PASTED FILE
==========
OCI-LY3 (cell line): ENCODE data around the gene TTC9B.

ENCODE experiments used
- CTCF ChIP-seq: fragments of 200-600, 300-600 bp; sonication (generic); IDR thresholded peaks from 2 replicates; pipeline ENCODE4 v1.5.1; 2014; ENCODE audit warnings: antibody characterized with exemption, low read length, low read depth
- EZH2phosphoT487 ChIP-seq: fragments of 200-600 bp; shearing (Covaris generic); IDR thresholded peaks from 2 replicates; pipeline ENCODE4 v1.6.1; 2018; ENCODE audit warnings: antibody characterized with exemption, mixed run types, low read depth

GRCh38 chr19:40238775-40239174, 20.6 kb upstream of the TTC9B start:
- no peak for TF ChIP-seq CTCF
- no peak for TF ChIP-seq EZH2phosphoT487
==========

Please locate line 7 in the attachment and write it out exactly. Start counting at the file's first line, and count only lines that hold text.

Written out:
- no peak for TF ChIP-seq EZH2phosphoT487